Breaking News

JC superintendent announces retirement October 1, 2014

Being young improves survival odds in cold water

Surf rescue swimmer Doug Knutzen carries 12 year-old Dale Ostrander to the shore of the Cranberry Road beach approach Friday, Aug. 5, 2011, in Long Beach, Wash. Rescue swimmers Eddie Mendez, left, and Will Green found Ostrander in the surf. The boy was under water for up to 20 minutes, and is now hospitalized and conscious.

Surf rescue swimmer Doug Knutzen carries 12 year-old Dale Ostrander to the shore of the Cranberry Road beach approach Friday, Aug. 5, 2011, in Long Beach, Wash. Rescue swimmers Eddie Mendez, left, and Will Green found Ostrander in the surf. The boy was under water for up to 20 minutes, and is now hospitalized and conscious. Photo by The Associated Press.

LOS ANGELES (AP) — The 12-year-old boy who was rescued after spending 15 minutes or more in the cold Pacific likely survived because of his age, among other factors, experts say.

Charles "Dale" Ostrander was visiting the southwest Washington coast with his church youth group last Friday when he was swept out by a riptide. Rescuers who pulled him out said he had no pulse and his face was pale.

So how did he survive?

Studies of near-drownings in cold water have found that survival depends on many factors including a person's age, water temperature, time spent underwater and how fast CPR is given.

"He's young and healthy," said Dr. Mark Morocco, an emergency room doctor at the Ronald Reagan UCLA Medical Center in Los Angeles. "Your chances of surviving are better if you're young."

After people get over the initial shock of being plunged into cold water, they generally can survive for a certain period before getting exhausted or falling unconscious.

According to the National Weather Service, the water temperature at the time was around 56 degrees. People generally can survive in that water temperature for about half an hour before their muscles get weak and they lose strength. There's also risk of hypothermia, which occurs when the body loses heat faster than it can produce it, leading to a dangerously low body temperature.

Kids tend to be more resilient than adults. Scientists point to an innate response that is triggered when people are plunged into cold water. The heart rate slows down and blood is diverted to the brain and other core organs. This so-called diving reflex is more pronounced in children, allowing them to better survive in frigid water. It's unclear how much this might have played a role in Ostrander's case.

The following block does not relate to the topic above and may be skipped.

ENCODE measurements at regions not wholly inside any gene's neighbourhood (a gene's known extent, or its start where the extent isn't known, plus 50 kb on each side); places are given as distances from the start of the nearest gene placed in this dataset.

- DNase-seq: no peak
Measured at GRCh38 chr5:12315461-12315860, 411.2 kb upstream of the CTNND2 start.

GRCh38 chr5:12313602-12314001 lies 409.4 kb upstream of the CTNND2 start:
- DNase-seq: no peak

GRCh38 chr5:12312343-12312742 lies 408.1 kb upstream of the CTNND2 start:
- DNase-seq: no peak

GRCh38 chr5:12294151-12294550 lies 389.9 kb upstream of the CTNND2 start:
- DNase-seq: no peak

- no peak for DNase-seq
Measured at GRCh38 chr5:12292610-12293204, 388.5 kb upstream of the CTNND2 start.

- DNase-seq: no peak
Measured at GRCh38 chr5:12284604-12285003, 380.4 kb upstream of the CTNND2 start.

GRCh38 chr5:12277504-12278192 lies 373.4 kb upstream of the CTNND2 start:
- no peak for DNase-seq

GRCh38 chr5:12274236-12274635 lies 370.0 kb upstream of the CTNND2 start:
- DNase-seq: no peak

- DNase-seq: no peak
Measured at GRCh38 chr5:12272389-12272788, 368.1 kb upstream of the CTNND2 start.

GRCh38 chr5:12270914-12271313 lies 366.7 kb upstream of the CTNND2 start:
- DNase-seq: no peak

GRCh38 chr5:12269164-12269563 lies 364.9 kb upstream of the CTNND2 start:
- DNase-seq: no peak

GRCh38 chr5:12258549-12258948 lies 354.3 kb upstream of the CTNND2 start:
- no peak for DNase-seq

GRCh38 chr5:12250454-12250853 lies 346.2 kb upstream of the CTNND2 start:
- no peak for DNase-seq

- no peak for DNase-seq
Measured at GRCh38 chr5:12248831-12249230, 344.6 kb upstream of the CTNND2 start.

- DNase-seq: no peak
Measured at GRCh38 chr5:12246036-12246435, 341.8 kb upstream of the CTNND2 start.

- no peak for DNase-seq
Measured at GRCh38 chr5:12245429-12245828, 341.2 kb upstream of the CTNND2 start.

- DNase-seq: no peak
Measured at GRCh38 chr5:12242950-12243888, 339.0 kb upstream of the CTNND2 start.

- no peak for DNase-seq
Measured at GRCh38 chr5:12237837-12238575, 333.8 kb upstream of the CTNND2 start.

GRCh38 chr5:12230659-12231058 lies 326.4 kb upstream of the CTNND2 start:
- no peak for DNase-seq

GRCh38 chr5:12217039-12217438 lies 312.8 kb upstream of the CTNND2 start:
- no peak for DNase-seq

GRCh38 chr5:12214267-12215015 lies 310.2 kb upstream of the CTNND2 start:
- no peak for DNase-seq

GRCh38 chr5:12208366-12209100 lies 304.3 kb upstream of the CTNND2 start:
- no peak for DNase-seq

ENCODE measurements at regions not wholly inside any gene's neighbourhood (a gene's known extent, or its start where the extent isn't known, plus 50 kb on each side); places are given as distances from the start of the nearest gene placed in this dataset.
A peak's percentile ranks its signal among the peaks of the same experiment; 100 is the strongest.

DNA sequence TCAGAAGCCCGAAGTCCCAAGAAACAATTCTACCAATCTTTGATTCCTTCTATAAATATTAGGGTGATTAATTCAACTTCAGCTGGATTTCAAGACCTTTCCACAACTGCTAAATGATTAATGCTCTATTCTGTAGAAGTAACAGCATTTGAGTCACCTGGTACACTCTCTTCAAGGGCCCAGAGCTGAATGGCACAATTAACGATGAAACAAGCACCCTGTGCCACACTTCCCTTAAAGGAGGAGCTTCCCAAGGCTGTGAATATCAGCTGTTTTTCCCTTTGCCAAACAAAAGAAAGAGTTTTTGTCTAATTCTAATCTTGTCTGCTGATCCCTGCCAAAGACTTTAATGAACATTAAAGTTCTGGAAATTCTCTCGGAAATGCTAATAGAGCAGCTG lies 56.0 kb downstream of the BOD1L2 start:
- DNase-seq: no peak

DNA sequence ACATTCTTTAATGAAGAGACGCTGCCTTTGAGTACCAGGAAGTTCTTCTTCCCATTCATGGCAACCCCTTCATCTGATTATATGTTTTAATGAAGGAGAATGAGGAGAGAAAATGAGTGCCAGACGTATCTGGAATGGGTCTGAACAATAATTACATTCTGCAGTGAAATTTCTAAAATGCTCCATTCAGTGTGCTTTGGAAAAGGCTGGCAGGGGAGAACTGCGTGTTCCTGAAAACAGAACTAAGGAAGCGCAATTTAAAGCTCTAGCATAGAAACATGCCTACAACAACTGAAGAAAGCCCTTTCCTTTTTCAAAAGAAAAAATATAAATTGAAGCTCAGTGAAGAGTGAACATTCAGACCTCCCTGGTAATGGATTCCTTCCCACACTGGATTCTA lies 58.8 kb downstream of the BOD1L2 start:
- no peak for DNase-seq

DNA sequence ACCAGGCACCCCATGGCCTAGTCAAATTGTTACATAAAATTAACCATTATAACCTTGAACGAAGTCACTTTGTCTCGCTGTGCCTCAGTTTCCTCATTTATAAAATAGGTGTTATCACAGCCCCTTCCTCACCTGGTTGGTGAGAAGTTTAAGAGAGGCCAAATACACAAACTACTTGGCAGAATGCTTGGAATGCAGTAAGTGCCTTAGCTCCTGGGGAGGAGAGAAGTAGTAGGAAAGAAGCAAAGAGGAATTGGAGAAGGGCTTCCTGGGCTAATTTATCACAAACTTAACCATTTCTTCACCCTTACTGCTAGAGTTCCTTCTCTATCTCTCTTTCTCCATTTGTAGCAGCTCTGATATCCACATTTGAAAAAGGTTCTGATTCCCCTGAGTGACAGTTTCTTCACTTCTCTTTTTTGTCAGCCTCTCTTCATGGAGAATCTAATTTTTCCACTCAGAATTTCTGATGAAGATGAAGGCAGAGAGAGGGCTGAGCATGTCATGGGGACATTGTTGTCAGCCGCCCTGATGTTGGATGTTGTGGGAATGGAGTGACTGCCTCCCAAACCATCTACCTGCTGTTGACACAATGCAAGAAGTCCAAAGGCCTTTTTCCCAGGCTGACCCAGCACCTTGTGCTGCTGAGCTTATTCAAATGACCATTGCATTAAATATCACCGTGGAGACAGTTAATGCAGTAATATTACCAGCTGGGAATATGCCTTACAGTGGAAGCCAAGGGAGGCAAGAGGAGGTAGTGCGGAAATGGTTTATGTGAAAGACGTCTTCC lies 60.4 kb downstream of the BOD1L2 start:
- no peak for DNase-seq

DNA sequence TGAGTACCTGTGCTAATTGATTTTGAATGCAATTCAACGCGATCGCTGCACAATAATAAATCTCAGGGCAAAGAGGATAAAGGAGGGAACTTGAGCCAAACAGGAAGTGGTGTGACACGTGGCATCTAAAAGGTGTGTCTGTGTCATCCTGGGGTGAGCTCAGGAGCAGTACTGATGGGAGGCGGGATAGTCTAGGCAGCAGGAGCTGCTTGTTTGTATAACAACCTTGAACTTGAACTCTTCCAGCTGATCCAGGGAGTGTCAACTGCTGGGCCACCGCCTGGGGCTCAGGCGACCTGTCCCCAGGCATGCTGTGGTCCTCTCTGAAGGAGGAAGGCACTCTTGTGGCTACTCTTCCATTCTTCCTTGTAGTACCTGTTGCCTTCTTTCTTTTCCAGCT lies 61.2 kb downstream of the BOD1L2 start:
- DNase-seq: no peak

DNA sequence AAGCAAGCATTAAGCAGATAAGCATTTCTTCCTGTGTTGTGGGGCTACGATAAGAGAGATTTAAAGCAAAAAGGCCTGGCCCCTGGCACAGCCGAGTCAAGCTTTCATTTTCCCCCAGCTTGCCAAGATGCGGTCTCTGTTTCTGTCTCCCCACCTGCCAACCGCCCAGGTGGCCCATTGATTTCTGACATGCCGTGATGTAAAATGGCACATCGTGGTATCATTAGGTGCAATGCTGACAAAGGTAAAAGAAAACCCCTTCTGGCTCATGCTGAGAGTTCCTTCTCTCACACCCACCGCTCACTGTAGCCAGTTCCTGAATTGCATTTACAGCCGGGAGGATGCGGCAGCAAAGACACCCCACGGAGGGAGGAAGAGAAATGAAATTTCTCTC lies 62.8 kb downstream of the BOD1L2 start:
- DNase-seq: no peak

It's unclear how long Dale was underwater. A rescuer said he was pulled from the water 15 minutes after crews were dispatched. Early in his ordeal he managed to get on the boogie board of a girl who paddled over to him, but he disappeared after a wave knocked him off.

Swift treatment helped. Morocco credited the rescuers for continuing resuscitation efforts even though Ostrander had no pulse and appeared dead.

"This is a perfect golden hour case," he said, referring to a brief window in medicine in which lives can be saved with prompt treatment.

In 1975, an 18-year-old was underwater for 38 minutes after driving off the road and into an ice-covered pond in Michigan. Paramedics initially thought he was dead, but the man eventually woke up 13 hours later in a hospital. Morocco said medical literature cites at least one case in which a person survived after being submerged for up to an hour.

"Whether or not it was a miracle depends on the details," said Dr. Paul Auerbach, who teaches emergency medicine at Stanford School of Medicine.

Comments

Use the comment form below to begin a discussion about this content.

Please review our Policies and Procedures before registering or commenting

News Tribune - comments